So, India has a long way to go to make up that disparity, but like I said, we have these historical notions of what community service should be like, and Ghandian philosophies that make it harder, but we will get there.
HK: What’s the problem for social sectors in India at the moment?
GJ: There’s an interesting statistic that people talk about in India, where I think we have the most number of non-profits for any country in the world, but 95% of them are not really non-profits and just a way to steal money. The government and donors do fund, channel a lot of money into the non-profit sector, and sadly not all non-profits are created to meet the poor. A lot of non-profits are created either as entities to funnel money out, it could just be a front for something else, so there really is a problem of establishing the credentials for any non-profit, and by the same flip of coin, the problem is also how do you distinguish, how does anyone distinguish a good non-profit from a bad non-profit.
HK: You chose education as a solution for that. Could you tell me about details of your model? Especially how you make a sustainable and healthy nonprofit model.
GJ: The organisation I work with, called the Akshara Foundation, we work in preschools and in primary schools, only government preschools and primary schools, and we work exclusively in the state of Karnataka, but we decided not to replicate the government system of education, but we decided that when children leave school, they need to have basic reading, writing and arithmetic skills, so we designed programs that targeted only these. One, to substitute for government programs, could be delivered in 45 days, had very little material that you needed and was low cost and could be delivered by the government’s teachers themselves, because then what this has done is allowed the program to scale, because we didn’t need to scale along with the program.
The program could scale on its own, because the government system already existed. All you had to do was support that, and the model is scalable because of the way it’s designed. It’s also replicable, because there’s a base level of training and teaching that’s required, and it’s sustainable because we decided that we would prove our model using our own money, but then we would transition it into government, so a lot of our programmes are now run by the government themselves.
By definition, they’re replicable, scalable and sustainable. Our sustainability is that the government will run them over time, and we provide an external monitoring function, just to make sure that it is actually going well.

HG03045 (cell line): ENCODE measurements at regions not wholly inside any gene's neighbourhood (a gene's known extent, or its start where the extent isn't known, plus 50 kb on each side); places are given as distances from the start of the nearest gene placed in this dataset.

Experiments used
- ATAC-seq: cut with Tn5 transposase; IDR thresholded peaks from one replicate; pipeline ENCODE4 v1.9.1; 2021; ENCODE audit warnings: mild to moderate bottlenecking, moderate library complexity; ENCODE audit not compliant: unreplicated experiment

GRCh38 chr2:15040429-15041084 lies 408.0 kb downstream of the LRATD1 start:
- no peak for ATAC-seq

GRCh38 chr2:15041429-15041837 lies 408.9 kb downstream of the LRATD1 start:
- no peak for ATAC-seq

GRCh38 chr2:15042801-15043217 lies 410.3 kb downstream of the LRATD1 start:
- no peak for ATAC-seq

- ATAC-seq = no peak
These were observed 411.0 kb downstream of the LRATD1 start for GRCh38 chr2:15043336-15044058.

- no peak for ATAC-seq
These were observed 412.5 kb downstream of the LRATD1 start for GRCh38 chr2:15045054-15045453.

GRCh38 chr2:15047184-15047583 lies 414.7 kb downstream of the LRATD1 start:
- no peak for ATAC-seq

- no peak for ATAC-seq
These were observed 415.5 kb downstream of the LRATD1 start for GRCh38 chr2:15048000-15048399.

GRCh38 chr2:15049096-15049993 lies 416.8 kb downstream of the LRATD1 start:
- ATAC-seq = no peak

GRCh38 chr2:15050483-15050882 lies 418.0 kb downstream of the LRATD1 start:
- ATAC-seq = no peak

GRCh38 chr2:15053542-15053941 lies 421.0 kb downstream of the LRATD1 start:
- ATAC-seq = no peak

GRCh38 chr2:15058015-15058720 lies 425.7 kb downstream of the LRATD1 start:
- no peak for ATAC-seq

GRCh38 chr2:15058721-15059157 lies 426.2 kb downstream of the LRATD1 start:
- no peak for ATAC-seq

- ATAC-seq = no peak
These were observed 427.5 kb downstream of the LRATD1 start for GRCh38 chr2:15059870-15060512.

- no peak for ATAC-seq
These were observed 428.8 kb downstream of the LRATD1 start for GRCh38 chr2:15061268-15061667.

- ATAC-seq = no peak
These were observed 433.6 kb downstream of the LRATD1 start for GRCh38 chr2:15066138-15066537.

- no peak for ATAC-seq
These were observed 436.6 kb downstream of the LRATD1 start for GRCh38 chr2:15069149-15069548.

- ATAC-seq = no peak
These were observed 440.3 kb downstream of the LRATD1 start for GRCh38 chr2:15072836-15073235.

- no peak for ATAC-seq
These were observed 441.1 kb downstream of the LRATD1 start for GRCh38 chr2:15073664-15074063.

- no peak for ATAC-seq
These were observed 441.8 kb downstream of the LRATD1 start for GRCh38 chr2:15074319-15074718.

HK: A final question, what is your advice to achieve success for others?
GJ: I’m sure that everyone has told you this, but follow your heart. There’s no other way to achieve success. I think following your heart sometimes is hard, especially in India because you may not have the money, you might have obstacles, but what you should know is that there are other people who have walked that path before, and you can always rely on the support and advice of friends and family, and people who’ve done that work before.
The biggest thing about following your heart is that no matter how hard it gets, you go to sleep feeling good about what you’re doing, and I think that matters more than anything else .
Gautum John is a social entrepreneur and educationalist.
Haegwan Kim: The first question is your personal definition of success.
Somika Basu: Well, I think I don’t really have one definition, and I think the concept of success is so fluid and so dynamic that it keeps changing. Like what I view success now is very different from what I thought of success maybe five years ago.
So right now, given my past life experiences, I would say that success is a combination of happiness and freedom, and maybe given my line of work, I think success is also largely defined by something that’s beyond just yourself that involves other people around you. It could be your family and your family’s happiness, your community and you’re community’s happiness. And for me right now, I think our country’s happiness or children’s happiness, given the work that I’m doing now. It’s just redefining itself constantly.
HK: That’s very interesting. I’m pretty impressed by your working at Teach for India, and because, as you said, your success is not only for yourself but for others. I am wondering what was the beginning for you to start your engagements?